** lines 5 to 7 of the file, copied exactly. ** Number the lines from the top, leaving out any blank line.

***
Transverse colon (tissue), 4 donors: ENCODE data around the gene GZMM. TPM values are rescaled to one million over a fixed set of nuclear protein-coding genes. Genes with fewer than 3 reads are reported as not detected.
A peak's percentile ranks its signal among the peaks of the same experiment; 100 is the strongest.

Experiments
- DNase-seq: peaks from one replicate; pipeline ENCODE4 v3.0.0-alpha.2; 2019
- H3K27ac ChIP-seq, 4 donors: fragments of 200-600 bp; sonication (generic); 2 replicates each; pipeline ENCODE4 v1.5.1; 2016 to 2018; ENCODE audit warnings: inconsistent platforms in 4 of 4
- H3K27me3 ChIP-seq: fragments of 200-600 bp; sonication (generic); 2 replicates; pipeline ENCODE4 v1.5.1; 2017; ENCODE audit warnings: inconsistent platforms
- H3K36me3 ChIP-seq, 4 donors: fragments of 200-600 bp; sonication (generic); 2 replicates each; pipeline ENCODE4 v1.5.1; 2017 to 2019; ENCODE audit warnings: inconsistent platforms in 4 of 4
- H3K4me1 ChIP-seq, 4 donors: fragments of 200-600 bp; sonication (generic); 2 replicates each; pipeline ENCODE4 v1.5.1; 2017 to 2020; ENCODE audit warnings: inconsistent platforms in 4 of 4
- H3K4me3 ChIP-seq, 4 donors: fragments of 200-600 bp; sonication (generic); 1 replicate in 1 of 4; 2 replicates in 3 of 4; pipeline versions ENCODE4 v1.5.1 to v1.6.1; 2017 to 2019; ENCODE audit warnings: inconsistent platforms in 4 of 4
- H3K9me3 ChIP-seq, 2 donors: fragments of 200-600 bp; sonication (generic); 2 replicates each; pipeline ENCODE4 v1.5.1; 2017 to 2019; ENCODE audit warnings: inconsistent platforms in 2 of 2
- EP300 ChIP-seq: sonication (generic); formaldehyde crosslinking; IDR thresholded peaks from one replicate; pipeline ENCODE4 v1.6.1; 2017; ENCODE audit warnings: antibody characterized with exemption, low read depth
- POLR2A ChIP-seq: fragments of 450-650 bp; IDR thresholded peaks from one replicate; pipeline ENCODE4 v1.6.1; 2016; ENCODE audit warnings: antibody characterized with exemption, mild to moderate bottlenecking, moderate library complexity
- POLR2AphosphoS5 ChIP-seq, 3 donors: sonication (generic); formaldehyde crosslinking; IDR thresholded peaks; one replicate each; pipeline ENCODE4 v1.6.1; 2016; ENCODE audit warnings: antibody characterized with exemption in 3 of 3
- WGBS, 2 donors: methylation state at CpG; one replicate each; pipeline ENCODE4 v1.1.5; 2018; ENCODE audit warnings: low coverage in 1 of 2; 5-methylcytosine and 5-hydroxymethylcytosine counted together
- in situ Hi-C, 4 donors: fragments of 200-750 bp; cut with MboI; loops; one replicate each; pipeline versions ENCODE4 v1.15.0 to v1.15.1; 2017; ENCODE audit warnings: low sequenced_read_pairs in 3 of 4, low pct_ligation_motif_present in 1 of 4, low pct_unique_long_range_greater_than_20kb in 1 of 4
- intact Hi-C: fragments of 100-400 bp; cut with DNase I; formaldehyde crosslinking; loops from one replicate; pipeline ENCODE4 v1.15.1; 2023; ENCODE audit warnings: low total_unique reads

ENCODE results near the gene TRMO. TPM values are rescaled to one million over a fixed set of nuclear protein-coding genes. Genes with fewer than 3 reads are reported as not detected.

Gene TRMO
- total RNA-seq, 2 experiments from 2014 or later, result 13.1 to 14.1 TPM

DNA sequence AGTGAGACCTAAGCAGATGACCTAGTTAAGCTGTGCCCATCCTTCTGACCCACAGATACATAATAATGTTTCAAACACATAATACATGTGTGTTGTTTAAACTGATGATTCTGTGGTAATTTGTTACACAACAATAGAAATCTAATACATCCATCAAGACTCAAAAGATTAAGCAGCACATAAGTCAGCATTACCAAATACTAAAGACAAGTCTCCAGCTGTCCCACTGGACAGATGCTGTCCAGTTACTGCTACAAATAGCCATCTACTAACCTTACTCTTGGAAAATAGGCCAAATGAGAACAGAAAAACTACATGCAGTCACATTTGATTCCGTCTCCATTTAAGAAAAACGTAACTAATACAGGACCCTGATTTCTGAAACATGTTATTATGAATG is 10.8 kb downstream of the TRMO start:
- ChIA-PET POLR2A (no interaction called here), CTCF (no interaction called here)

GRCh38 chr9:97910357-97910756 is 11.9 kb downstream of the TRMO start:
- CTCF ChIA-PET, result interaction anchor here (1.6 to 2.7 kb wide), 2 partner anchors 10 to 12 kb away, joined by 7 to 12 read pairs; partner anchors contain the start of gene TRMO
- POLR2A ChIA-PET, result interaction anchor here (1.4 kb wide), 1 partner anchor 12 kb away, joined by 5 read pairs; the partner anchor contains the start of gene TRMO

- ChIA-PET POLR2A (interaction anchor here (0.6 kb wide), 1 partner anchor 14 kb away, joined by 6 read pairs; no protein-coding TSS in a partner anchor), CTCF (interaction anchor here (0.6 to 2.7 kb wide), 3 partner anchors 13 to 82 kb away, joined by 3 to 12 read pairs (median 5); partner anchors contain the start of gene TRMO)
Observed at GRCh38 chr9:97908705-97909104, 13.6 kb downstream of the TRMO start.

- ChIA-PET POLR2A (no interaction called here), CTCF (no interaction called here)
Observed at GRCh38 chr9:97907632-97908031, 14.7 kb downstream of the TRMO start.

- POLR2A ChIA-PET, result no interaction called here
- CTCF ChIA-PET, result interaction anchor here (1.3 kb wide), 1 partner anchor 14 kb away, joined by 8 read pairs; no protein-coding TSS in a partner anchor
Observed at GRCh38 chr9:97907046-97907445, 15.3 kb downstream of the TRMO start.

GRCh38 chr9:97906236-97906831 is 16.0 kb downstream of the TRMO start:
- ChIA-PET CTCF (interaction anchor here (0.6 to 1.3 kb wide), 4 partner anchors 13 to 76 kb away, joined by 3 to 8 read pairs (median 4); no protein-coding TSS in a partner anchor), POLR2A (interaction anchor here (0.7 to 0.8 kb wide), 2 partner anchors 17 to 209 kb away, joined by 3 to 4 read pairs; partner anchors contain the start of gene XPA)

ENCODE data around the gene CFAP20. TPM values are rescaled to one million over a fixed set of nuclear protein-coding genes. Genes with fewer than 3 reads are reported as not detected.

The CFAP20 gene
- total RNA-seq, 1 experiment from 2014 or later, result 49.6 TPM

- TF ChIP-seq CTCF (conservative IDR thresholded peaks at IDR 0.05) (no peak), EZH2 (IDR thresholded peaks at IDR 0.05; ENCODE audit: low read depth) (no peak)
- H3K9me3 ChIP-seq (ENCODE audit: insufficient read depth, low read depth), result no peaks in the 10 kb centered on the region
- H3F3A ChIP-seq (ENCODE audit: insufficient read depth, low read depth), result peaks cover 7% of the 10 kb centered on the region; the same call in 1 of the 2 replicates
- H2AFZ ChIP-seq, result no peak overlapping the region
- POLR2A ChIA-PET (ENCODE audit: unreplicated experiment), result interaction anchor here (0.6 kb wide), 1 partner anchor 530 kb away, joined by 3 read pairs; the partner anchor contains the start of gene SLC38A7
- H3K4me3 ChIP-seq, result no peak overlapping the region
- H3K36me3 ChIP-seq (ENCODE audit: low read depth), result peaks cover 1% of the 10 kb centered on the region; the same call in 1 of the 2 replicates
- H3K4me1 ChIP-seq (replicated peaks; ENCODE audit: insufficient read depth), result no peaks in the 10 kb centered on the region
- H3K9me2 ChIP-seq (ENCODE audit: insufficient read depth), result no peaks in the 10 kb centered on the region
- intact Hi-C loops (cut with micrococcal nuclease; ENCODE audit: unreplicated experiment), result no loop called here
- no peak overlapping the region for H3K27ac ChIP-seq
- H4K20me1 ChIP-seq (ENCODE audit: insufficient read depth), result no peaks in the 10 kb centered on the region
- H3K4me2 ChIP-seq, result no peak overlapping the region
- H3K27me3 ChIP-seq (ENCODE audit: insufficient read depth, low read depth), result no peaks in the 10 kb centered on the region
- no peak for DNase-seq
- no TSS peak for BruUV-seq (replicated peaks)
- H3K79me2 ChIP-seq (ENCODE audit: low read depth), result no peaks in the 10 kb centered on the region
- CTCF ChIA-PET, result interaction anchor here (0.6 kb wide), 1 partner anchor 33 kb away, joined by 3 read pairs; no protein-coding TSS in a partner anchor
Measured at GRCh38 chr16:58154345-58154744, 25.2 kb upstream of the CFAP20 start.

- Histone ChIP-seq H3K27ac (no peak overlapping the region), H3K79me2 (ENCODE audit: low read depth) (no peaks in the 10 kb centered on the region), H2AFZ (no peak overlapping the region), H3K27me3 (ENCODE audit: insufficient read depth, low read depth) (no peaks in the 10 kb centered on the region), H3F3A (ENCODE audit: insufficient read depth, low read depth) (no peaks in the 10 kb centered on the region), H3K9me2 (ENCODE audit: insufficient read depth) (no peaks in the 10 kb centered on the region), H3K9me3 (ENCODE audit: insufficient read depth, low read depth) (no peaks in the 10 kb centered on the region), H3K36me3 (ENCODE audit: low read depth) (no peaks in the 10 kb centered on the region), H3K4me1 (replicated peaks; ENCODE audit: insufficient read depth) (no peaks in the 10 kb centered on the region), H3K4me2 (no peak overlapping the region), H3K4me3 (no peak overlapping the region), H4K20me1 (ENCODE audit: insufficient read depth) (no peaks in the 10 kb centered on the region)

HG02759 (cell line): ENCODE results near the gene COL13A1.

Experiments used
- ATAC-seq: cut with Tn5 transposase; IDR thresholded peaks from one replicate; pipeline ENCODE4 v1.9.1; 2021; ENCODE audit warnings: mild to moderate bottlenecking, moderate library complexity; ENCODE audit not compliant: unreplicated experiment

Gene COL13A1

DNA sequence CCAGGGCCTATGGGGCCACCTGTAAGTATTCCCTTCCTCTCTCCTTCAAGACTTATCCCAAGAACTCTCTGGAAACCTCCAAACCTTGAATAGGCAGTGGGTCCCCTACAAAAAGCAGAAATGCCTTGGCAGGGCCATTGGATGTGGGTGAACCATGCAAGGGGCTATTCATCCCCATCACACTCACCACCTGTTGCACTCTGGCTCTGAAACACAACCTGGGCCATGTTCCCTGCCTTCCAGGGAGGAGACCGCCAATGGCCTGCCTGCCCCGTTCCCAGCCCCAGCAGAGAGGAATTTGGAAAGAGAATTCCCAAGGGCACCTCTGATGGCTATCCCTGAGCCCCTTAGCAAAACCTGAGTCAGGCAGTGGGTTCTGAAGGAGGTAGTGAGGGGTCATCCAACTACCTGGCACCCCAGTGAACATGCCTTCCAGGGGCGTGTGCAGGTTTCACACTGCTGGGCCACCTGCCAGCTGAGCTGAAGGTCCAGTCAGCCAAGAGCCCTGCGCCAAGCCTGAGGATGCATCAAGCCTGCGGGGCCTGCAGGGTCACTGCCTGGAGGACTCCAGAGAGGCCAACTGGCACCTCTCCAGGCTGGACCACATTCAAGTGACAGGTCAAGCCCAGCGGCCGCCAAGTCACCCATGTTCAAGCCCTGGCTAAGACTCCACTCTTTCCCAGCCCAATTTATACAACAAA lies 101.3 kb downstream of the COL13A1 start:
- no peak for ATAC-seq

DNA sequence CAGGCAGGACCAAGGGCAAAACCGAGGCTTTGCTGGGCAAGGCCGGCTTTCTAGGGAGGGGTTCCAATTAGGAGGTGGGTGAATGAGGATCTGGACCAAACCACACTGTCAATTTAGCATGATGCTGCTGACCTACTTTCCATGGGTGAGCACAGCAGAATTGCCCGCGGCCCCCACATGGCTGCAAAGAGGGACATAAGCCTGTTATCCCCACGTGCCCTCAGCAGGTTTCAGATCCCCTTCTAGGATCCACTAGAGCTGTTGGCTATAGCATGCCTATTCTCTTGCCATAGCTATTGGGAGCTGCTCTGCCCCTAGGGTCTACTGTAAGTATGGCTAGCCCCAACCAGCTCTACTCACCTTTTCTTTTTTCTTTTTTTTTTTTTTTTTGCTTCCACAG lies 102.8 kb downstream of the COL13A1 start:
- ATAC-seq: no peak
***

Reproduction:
- H3K27ac ChIP-seq, 4 donors: fragments of 200-600 bp; sonication (generic); 2 replicates each; pipeline ENCODE4 v1.5.1; 2016 to 2018; ENCODE audit warnings: inconsistent platforms in 4 of 4
- H3K27me3 ChIP-seq: fragments of 200-600 bp; sonication (generic); 2 replicates; pipeline ENCODE4 v1.5.1; 2017; ENCODE audit warnings: inconsistent platforms
- H3K36me3 ChIP-seq, 4 donors: fragments of 200-600 bp; sonication (generic); 2 replicates each; pipeline ENCODE4 v1.5.1; 2017 to 2019; ENCODE audit warnings: inconsistent platforms in 4 of 4